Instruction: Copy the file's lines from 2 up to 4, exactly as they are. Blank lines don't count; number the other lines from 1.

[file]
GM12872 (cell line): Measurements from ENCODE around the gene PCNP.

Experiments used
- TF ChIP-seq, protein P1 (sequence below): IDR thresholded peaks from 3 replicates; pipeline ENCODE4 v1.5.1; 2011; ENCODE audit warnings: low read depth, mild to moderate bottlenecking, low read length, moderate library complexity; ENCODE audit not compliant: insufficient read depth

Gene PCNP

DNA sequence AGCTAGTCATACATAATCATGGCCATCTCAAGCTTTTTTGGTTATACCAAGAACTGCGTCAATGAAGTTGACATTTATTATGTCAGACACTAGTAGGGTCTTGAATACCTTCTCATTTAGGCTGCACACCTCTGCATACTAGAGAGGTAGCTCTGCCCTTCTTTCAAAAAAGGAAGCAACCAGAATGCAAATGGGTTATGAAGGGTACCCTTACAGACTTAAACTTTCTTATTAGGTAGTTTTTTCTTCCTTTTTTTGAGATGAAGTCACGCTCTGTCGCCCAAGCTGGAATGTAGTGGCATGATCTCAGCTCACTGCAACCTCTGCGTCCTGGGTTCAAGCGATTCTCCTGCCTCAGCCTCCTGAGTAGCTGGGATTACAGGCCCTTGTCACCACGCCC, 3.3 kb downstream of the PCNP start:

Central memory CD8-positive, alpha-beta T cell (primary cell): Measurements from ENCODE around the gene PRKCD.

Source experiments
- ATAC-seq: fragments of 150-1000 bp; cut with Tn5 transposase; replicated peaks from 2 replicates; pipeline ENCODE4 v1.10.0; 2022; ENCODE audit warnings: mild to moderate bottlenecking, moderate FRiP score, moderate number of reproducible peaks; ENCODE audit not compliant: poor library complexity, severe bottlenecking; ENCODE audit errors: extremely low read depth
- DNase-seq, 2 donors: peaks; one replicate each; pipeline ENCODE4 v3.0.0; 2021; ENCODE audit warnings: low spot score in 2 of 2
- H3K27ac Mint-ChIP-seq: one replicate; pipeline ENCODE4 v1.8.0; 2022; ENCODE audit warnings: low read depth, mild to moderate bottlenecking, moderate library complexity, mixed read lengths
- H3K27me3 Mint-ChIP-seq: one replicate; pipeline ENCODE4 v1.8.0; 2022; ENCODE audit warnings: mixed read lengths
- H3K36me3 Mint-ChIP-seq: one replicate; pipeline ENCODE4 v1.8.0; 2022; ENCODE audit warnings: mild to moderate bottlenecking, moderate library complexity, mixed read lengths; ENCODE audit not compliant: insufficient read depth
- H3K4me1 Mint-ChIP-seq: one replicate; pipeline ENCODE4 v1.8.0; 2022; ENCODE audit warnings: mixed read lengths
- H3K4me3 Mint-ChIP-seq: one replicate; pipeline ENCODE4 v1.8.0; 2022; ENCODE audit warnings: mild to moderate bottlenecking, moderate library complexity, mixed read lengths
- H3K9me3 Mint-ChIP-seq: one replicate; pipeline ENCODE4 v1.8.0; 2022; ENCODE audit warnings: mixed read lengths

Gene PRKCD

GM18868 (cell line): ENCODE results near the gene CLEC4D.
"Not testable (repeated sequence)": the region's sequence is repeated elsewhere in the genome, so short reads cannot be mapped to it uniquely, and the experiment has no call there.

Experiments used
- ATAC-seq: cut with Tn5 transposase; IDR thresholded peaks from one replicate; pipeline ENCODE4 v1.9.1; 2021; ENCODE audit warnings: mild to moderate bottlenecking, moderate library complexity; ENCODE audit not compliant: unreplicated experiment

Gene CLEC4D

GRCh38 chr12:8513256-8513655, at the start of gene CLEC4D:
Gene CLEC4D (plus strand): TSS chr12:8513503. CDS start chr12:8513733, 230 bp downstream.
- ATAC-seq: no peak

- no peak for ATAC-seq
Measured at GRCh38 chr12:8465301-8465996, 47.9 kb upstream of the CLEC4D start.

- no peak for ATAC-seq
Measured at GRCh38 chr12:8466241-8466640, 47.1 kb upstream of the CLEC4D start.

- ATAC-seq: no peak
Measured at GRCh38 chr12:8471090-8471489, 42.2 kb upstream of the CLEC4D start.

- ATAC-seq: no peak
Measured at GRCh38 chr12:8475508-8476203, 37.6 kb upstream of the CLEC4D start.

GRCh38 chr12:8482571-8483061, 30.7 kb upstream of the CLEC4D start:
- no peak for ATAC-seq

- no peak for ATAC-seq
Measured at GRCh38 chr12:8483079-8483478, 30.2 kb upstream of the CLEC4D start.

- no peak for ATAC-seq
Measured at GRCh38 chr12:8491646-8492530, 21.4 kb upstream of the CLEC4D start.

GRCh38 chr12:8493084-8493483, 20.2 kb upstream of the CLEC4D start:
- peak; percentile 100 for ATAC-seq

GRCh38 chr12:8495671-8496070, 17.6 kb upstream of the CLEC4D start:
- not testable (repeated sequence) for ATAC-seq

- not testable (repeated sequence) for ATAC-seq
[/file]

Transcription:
Experiments used
- TF ChIP-seq, protein P1 (sequence below): IDR thresholded peaks from 3 replicates; pipeline ENCODE4 v1.5.1; 2011; ENCODE audit warnings: low read depth, mild to moderate bottlenecking, low read length, moderate library complexity; ENCODE audit not compliant: insufficient read depth

Gene PCNP